Step 4: Remove the access hatch piece. Use a strip of tape to wrap around the pressure switch so that it is kept activated. This mod is also reversible too.
Step 5: Install all the parts back into the casing. It should look like this.
Step 6: Adjust the reach of the new "stalk extender" so that it can push the stefans forward properly.
Step 7: For those who create their stefan clips using the "guide rod" design, you will need to extend the guide rod higher until it reaches just below the top-most stefan, this is the prevent the moving dart pusher stalk from dragging subsequent advancing stefans too far back during usage and causing jams.
In my example, i used a short length of wooden rod wedged into my stefan clip's existing guide rod. This is also easily uninstalled, so that it can still be usable for other clip-fed blasters too.
Step 8: Its completed!
Now you have a semi-auto + clip-fed + stefan-compatible blaster!
:: Modified Nerf Rayven - Demo & Range Test Video ::
Notice that the streamlines have a much wider left/right shot spread radius, so they tend to be rather inaccurate at longer ranges.
Calibrated stefans have a much narrower left/right shot spread radius, so their overall accuracy is much better and more consistent.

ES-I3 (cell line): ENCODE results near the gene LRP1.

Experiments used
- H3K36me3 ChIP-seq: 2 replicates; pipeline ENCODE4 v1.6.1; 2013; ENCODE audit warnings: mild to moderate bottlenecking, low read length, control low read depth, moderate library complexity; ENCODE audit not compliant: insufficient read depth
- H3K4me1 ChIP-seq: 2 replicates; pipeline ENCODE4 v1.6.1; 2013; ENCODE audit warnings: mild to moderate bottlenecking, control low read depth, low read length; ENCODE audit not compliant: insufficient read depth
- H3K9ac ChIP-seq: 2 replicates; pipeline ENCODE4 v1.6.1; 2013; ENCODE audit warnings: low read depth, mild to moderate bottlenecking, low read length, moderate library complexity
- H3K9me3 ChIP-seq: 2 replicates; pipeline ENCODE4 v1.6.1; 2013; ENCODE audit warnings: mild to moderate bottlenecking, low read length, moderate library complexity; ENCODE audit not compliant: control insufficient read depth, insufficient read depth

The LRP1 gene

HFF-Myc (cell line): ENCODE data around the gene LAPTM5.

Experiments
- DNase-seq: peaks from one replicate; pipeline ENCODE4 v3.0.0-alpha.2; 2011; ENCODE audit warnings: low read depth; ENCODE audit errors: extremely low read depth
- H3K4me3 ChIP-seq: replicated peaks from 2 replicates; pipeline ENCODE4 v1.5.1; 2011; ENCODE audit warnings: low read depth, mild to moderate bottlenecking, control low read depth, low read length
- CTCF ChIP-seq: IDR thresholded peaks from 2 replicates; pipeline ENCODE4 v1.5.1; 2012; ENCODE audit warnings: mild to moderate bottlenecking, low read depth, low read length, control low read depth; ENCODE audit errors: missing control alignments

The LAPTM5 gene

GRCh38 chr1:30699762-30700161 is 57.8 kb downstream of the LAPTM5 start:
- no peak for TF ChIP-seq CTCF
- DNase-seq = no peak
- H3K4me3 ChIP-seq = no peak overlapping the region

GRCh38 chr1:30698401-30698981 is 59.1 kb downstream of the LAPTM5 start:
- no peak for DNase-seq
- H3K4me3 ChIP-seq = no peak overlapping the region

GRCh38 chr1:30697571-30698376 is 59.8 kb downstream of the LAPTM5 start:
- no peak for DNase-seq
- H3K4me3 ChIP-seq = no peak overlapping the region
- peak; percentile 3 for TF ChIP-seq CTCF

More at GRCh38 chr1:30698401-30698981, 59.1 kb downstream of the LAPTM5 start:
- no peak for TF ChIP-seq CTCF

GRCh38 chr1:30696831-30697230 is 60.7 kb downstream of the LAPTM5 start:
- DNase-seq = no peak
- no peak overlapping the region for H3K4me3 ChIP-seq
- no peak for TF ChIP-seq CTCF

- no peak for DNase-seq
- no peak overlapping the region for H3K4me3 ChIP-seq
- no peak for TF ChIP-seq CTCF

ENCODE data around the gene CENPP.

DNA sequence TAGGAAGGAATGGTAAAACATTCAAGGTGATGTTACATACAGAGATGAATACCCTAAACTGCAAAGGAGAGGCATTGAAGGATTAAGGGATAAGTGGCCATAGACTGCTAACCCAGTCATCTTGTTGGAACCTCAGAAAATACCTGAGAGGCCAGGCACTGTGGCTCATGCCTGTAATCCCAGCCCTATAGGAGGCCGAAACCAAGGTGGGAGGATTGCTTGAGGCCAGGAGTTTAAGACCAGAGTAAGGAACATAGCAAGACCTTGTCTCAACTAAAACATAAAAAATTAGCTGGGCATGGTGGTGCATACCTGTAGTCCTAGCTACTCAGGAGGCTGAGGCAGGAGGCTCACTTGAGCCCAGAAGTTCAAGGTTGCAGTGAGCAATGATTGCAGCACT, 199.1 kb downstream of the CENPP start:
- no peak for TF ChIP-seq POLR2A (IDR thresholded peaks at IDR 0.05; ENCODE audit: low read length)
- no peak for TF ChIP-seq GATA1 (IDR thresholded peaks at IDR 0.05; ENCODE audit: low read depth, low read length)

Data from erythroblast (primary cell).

Also note that there is a fair amount of range variation when the blaster is fired quickly, this is likely due to the flywheels slowing down momentarily between each shot, therefore the key to firing such blasters is to regulate the rate-of-fire for more consistent ranges.
In addition, at higher voltages like 16.8V, the flywheels spin so fast that there tends to be an increased rate of slippage and mis-fires, which results in rather unpredictable shots.
So far in my tests, i've found the most ideal voltage to be at 12.6V for a more reliable combination of improved range and shot consistency.
:: Sample Test Fire Data ::
Ranges are PTG: Parallel-To-Ground (Shoulder height, no elevation).
Distance is measured at where the shot lands (Average of 18 shots).
Stock Rayven (6.0 Volts)
Range = 25-30 ft
Modded Rayven (8.4 Volts)
Range = 35-45 ft
Modded Rayven (12.6 Volts)
Range = 60-70ft
Modded Rayven (16.8 Volts)
Range = 80-100ft
Note that the tests were done under controlled conditions with either stock streamlines or calibrated stefans. The results are sample estimates for reference (your results may differ depending on materials and mod techniques used).
:: Summary & Game Usage ::
Having tested out modded Rayvens in a few Nerf games, i've found it to be quite a versatile blaster for fast-paced gameplay. Its compact form factor is easy to handle and very maneuverable.
The clip-fed system makes a big difference in being able to sustain continuous firepower over extended game rounds (just be sure to equip more spare clips), and the capability to use stefans greatly increases the shot accuracy and hit rate over longer firing distances.
In addition, you can instantly double the fun by dual-wielding 2 x modded Rayvens too! :)